Friday, July 3, 2015

IPS Civics Summitt: Critical Condition

If you are going to be in the Modesto, California area the last weekend in July, you will not want to miss this year's Civics Summit hosted by the Institute for Principle Studies. The theme for this year is as timely as today's headlines: our health care mess.
We know that healthcare is expensive, and it affects us all on a daily basis. In fact, despite major attempts to reduce costs, the United States has some of the highest healthcare costs in the world. The real question is: why? A thorough study of both economics and biblical principles can give us insight into why current policies are not working, and what better alternatives exist. 
I will again be presenting lectures, speaking about the Biblical foundations of economics, the economics of the third party payer systems, why middle-of-the-road policy so often leads to socialism, and why health care is so expensive. For more information and to register click here.

Wednesday, July 1, 2015

Another Reason To Be Happy Hamilton Is Leaving the Ten Dollar Bill

When the Federal Reserve System Chairman who helped convince the intelligentsia that the only thing we have to fear is deflation itself and gave us quantitative easing for who knows how long

says he is "appalled" at the prospect of Hamilton's portrait leaving the ten dollar bill.

In a reversal of the old Debbie Boone line, it must be right if Bernanke feels it is so wrong. Bernanke's case for Hamilton is a list of how Hamilton worked to bring more of the economy under the sphere of the state and its central bank. That has not worked out so well.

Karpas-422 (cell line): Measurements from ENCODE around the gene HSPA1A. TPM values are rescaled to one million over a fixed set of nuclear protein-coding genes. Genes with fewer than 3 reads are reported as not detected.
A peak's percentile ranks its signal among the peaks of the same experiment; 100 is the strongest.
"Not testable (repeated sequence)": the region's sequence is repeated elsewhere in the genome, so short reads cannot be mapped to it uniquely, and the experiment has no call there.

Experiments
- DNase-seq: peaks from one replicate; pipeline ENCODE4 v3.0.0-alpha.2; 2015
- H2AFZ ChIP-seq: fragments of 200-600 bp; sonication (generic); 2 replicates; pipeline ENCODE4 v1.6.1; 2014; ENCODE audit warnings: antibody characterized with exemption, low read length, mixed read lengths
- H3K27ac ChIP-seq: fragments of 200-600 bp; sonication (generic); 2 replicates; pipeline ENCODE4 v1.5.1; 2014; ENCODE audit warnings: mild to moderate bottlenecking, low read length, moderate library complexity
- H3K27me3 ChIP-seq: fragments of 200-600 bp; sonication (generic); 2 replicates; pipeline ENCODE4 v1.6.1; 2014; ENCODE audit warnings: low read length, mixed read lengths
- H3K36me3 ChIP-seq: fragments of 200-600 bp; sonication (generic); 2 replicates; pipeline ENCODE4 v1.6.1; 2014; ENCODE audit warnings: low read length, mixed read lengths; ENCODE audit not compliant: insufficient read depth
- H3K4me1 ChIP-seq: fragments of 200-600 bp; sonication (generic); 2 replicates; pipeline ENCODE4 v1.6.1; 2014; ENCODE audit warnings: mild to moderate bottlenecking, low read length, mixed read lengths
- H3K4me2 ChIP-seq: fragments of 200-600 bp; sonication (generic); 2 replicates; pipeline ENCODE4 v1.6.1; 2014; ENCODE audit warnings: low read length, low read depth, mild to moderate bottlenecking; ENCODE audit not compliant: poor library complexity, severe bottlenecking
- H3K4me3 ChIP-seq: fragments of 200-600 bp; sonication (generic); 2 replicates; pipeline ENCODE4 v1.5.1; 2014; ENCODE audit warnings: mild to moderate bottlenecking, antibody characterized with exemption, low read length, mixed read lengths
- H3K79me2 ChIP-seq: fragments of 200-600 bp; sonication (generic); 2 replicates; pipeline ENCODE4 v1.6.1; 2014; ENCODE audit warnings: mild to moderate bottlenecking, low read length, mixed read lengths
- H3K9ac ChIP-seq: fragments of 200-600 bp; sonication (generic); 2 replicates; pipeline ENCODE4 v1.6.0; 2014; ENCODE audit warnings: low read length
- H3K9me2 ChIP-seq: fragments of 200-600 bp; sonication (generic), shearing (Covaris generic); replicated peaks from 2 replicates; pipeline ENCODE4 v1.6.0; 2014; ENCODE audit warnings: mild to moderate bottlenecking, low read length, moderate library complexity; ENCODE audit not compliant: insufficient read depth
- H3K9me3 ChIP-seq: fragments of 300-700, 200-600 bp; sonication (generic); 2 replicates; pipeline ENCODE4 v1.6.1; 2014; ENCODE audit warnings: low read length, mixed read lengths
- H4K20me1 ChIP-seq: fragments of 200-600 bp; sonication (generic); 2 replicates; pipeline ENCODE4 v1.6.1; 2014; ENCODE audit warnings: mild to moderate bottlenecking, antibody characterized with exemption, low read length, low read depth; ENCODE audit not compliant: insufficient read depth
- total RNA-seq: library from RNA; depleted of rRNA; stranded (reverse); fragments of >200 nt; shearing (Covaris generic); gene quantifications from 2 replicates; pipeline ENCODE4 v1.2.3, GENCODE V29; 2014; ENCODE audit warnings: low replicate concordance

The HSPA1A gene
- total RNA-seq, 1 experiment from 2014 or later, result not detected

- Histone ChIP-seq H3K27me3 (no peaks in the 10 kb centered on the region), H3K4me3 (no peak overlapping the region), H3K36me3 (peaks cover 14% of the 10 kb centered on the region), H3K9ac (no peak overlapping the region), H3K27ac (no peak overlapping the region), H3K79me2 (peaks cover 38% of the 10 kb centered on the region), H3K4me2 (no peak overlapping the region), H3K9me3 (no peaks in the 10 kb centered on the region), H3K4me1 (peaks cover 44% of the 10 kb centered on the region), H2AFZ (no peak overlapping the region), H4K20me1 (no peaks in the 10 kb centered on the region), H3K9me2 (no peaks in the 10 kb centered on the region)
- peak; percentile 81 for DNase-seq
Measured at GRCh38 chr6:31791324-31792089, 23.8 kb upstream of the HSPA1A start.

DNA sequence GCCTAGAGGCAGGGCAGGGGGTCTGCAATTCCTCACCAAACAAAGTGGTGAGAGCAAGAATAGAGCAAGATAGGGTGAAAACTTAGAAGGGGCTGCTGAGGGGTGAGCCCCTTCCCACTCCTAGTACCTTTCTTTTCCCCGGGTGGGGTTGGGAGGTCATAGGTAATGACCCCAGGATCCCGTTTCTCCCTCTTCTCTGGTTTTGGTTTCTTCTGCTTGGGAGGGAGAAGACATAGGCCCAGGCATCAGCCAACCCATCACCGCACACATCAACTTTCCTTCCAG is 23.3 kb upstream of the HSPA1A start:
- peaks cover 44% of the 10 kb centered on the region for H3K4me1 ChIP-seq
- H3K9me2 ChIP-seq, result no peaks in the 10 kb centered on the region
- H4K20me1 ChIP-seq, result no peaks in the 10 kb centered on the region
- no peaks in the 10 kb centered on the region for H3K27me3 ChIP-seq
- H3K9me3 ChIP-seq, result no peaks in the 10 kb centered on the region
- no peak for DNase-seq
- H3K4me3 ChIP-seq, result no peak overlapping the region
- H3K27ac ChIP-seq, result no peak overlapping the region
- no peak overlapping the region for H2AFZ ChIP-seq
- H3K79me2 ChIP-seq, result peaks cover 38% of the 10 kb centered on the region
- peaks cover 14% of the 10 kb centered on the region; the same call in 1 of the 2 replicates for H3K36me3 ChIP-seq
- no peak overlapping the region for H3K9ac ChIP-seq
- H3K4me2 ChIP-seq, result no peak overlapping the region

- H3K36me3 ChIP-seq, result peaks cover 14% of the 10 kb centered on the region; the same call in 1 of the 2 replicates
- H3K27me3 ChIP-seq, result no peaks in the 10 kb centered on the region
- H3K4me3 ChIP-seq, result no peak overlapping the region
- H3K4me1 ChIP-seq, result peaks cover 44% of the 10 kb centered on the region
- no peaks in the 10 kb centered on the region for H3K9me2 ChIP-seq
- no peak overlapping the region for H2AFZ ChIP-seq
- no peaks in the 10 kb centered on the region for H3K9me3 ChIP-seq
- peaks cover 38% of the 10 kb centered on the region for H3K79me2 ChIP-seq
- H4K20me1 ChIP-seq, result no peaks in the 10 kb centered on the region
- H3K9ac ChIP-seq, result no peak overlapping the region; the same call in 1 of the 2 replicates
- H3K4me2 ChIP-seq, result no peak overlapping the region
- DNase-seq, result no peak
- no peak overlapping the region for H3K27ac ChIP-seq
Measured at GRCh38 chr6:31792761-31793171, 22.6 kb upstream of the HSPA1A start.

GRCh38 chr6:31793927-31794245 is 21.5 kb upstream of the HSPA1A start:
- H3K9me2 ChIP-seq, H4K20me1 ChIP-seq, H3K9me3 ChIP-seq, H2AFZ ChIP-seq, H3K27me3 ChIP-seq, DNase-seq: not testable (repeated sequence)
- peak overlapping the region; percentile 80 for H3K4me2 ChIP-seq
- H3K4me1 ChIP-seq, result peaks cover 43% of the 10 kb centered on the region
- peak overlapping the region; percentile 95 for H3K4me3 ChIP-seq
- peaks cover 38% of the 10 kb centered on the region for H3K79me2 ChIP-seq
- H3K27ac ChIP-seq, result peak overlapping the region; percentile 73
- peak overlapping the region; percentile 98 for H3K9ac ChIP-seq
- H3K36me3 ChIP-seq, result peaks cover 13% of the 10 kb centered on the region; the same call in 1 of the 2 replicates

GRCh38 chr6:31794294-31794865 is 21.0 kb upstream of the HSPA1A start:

Sunday, June 28, 2015

Is Private Propety Biblical?

Anne Bradley of the Institute for Faith, Work, and Economics explains why the answer is yes.

Bradley cites various Scriptural passages and our theological tradition. She also points us to a better understanding of social justice. I have also written on this issue in my book Foundations of Economics: A Christian View and in an article, "The Scriptural Case for Private Property and a Free Economy" in the Aeropagus Journal.

Friday, June 26, 2015

Fixing Problems Requires Understanding Them

Dambisa Moyo thinks that one of the problems of the economics profession is that we spend too much fighting and not enough time actually fixing problems, especially regarding poverty and economic development. Her solution is to put down ideology and pragmatically embrace the virtues of any and all systems of economic thought.

She uses the competing ideas of Hayek and Keynes as a framework through which to illustrate her point. He perspective is demonstrated by the pragmatism she thinks we need:
A balanced economic approach that draws on the Hayekian incentive-based prescriptions, but also recognizes the critical role of strong central governments to act effectively in times of crisis, their role in boosting aggregate demand, putting to work underutilized resources and clearing markets when they won’t clear themselves.

While Moyo's goals are laudible--economics serves people as it provides them guidance for ameliorating economic problems--her prescription will achieve her ends only if both Keynesian and Austrian theory are relevant and applicable in different circumstances. There a plenty of reasons to question the soundness of Keynesian theory and the success of Keynesian economic policy. It may very well be that we need to fight the intellectual battles to discover and establish true theory, so we can then rightly apply it in economic policy. Formulating economic policy based on bad economic theory is a recipe for doing more harm than good.